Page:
Tag: liquidity

Boost the Money Supply, Raise Interest Rates

The rate of broad money growth (M3) in the United States is weak (see the accompanying chart).  The ultra-low federal funds rate (0.25%) has acted to keep a lid on broad money growth and, in turn, economic activity.  Yes, “low” interest rates imposed by the Fed are contributing to a credit crunch and anemic money growth.  But, wait.  This is counter-intuitive.  And if that’s not enough, it’s not what the textbooks tell us, either.

While the Fed has pumped huge quantities of so-called high powered money into the economy, the U.S. is paradoxically facing a credit crunch.  Banks have utilized their liquidity to pile up cash and accumulate government bonds and securities.  In contrast, bank loans have actually decreased since May 2008.  And since credit is a source of working capital for businesses, a credit crunch acts like a supply constraint on the economy.  Even though it appears as though the economy has loads of excess capacity, the supply-side of the economy is, in fact, constrained by the credit crunch.  It is not surprising, therefore, that the economy is not firing on all cylinders.

To understand why, in the Fed’s sea of liquidity, the economy is being held back by a credit crunch, we have to focus on the workings of the loan markets.  Retail bank lending involves making risky forward commitments.  A line of credit to a corporate client, for example, represents such a commitment.  The willingness of a bank to make such forward commitments depends, to a large extent, on a well-functioning interbank market – a market operating without counterparty risks and with positive interest rates.  With the availability of such a market, even illiquid (but solvent) banks can make forward commitments (loans) to their clients because they can cover their commitments by bidding for funds in the wholesale interbank market.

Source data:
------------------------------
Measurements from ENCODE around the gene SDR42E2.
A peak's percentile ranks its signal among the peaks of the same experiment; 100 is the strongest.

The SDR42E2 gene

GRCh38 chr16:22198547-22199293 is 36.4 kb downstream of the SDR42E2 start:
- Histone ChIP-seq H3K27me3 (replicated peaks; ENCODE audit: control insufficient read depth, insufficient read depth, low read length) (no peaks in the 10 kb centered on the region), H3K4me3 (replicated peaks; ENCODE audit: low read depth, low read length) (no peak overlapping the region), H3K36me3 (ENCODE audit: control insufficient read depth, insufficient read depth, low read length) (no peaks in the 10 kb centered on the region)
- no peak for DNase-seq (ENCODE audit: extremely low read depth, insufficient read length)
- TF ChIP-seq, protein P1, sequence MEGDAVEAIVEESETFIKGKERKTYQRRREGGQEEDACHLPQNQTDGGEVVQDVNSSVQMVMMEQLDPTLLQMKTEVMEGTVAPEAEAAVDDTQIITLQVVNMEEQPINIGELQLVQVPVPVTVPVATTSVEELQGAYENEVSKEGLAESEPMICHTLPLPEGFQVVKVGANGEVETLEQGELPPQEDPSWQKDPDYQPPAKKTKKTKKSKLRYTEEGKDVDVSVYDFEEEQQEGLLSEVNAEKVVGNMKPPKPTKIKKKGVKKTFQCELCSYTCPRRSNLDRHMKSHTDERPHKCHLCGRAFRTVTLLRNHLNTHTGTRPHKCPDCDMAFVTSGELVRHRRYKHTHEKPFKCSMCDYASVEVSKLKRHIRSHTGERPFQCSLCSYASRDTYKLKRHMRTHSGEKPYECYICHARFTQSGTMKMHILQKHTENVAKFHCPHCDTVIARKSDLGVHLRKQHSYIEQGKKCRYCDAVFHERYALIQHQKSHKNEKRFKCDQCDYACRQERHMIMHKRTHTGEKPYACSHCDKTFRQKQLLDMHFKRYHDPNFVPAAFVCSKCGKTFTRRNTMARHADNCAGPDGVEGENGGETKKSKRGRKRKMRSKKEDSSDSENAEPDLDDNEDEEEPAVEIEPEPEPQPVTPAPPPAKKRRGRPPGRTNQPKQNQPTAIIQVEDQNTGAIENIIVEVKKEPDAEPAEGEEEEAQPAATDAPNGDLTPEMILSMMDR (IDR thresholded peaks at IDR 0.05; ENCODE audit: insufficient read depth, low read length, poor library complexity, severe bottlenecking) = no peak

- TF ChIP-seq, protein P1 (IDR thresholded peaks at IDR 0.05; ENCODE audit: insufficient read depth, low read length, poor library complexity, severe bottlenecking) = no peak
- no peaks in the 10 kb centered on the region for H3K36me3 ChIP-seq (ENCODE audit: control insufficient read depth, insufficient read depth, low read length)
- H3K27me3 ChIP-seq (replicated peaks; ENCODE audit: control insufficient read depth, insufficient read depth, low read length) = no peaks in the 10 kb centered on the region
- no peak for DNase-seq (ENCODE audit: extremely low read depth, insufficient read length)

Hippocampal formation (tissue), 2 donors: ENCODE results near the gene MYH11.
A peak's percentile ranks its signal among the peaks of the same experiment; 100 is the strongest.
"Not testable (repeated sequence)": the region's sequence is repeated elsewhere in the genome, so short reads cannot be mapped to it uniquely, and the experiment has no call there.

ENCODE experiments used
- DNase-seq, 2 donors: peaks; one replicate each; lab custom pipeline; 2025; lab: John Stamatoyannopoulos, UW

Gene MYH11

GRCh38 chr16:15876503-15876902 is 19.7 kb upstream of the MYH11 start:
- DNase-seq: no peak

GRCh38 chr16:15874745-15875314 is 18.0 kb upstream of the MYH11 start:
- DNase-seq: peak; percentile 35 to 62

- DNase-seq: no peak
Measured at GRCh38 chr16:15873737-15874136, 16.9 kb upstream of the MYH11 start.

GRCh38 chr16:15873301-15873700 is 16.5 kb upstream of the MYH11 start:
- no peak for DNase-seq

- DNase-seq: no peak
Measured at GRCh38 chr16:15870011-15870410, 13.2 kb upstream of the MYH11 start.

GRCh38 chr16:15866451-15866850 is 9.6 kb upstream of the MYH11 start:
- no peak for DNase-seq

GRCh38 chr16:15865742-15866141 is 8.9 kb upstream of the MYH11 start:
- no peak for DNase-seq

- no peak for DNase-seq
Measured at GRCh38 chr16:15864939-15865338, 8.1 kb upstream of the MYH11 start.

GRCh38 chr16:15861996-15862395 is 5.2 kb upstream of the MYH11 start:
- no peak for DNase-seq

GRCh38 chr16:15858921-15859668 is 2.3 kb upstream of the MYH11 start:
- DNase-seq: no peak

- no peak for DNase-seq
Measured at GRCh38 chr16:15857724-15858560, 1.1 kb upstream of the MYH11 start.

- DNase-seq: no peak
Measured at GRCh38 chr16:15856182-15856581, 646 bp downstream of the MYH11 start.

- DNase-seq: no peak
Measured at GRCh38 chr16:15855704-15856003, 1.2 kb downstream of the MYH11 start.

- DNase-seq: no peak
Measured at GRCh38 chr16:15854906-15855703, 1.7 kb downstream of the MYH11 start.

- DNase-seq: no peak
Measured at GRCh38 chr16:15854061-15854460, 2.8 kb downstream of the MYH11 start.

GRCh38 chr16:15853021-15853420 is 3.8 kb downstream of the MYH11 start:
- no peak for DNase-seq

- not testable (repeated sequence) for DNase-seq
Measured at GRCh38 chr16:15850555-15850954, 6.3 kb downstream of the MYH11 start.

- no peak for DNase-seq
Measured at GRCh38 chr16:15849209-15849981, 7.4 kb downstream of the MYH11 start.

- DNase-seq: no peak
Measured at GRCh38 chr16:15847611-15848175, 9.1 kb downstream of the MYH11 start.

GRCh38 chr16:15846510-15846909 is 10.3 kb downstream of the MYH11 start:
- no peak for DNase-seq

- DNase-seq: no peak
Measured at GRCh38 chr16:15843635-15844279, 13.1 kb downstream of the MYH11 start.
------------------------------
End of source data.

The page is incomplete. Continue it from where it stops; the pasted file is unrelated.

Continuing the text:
At present, the major problem facing the interbank market is what can be termed a zero-interest rate trap.  In a world in which the fed funds rate is close to zero, banks with excess reserves are reluctant to part with them for virtually no yield in the interbank market.  Accordingly, the interbank market has dried up – thanks for the Fed’s “zero” interest-rate policy.  And, with that, banks have been unwilling to scale up their forward loan commitments.